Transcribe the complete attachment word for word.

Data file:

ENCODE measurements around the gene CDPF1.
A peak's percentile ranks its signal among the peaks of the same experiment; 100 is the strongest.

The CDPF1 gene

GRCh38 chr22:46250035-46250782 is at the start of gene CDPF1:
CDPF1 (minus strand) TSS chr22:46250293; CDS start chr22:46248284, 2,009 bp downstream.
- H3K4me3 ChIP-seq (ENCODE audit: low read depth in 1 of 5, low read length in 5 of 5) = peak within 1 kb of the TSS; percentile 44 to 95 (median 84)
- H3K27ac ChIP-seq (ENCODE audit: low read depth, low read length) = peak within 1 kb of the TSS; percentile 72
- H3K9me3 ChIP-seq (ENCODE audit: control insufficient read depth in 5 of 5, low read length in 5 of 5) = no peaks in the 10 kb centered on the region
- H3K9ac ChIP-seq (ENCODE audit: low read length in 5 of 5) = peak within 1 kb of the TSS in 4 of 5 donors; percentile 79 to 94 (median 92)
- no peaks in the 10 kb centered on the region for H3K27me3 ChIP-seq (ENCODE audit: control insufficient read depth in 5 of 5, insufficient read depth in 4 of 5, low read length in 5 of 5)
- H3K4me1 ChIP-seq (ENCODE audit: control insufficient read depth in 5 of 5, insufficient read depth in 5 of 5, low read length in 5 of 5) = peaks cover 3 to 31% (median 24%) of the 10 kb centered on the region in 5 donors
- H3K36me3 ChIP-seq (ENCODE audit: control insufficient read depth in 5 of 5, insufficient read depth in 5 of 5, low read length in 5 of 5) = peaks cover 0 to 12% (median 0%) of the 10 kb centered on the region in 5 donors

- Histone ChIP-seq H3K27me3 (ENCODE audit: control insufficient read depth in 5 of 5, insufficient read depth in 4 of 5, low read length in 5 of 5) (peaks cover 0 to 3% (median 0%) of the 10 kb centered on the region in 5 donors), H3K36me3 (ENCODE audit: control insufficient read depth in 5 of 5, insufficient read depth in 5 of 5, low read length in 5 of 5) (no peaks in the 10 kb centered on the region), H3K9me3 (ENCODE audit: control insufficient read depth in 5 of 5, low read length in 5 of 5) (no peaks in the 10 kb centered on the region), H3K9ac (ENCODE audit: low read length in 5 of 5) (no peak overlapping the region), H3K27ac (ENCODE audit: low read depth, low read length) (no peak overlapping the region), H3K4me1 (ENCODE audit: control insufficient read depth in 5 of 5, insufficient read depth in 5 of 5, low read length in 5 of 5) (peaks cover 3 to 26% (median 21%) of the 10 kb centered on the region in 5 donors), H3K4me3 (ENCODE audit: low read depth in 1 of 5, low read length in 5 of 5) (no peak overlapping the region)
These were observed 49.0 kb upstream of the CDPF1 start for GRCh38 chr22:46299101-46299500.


ENCODE measurements around the gene CDPF1.
A peak's percentile ranks its signal among the peaks of the same experiment; 100 is the strongest.

The CDPF1 gene

GRCh38 chr22:46250035-46250782 is at the start of gene CDPF1:
CDPF1 (minus strand) TSS chr22:46250293; CDS start chr22:46248284, 2,009 bp downstream.
- H3K4me3 ChIP-seq (ENCODE audit: low read depth in 1 of 5, low read length in 5 of 5) = peak within 1 kb of the TSS; percentile 44 to 95 (median 84)
- H3K27ac ChIP-seq (ENCODE audit: low read depth, low read length) = peak within 1 kb of the TSS; percentile 72
- H3K9me3 ChIP-seq (ENCODE audit: control insufficient read depth in 5 of 5, low read length in 5 of 5) = no peaks in the 10 kb centered on the region
- H3K9ac ChIP-seq (ENCODE audit: low read length in 5 of 5) = peak within 1 kb of the TSS in 4 of 5 donors; percentile 79 to 94 (median 92)
- no peaks in the 10 kb centered on the region for H3K27me3 ChIP-seq (ENCODE audit: control insufficient read depth in 5 of 5, insufficient read depth in 4 of 5, low read length in 5 of 5)
- H3K4me1 ChIP-seq (ENCODE audit: control insufficient read depth in 5 of 5, insufficient read depth in 5 of 5, low read length in 5 of 5) = peaks cover 3 to 31% (median 24%) of the 10 kb centered on the region in 5 donors
- H3K36me3 ChIP-seq (ENCODE audit: control insufficient read depth in 5 of 5, insufficient read depth in 5 of 5, low read length in 5 of 5) = peaks cover 0 to 12% (median 0%) of the 10 kb centered on the region in 5 donors

- Histone ChIP-seq H3K27me3 (ENCODE audit: control insufficient read depth in 5 of 5, insufficient read depth in 4 of 5, low read length in 5 of 5) (peaks cover 0 to 3% (median 0%) of the 10 kb centered on the region in 5 donors), H3K36me3 (ENCODE audit: control insufficient read depth in 5 of 5, insufficient read depth in 5 of 5, low read length in 5 of 5) (no peaks in the 10 kb centered on the region), H3K9me3 (ENCODE audit: control insufficient read depth in 5 of 5, low read length in 5 of 5) (no peaks in the 10 kb centered on the region), H3K9ac (ENCODE audit: low read length in 5 of 5) (no peak overlapping the region), H3K27ac (ENCODE audit: low read depth, low read length) (no peak overlapping the region), H3K4me1 (ENCODE audit: control insufficient read depth in 5 of 5, insufficient read depth in 5 of 5, low read length in 5 of 5) (peaks cover 3 to 26% (median 21%) of the 10 kb centered on the region in 5 donors), H3K4me3 (ENCODE audit: low read depth in 1 of 5, low read length in 5 of 5) (no peak overlapping the region)
These were observed 49.0 kb upstream of the CDPF1 start for GRCh38 chr22:46299101-46299500.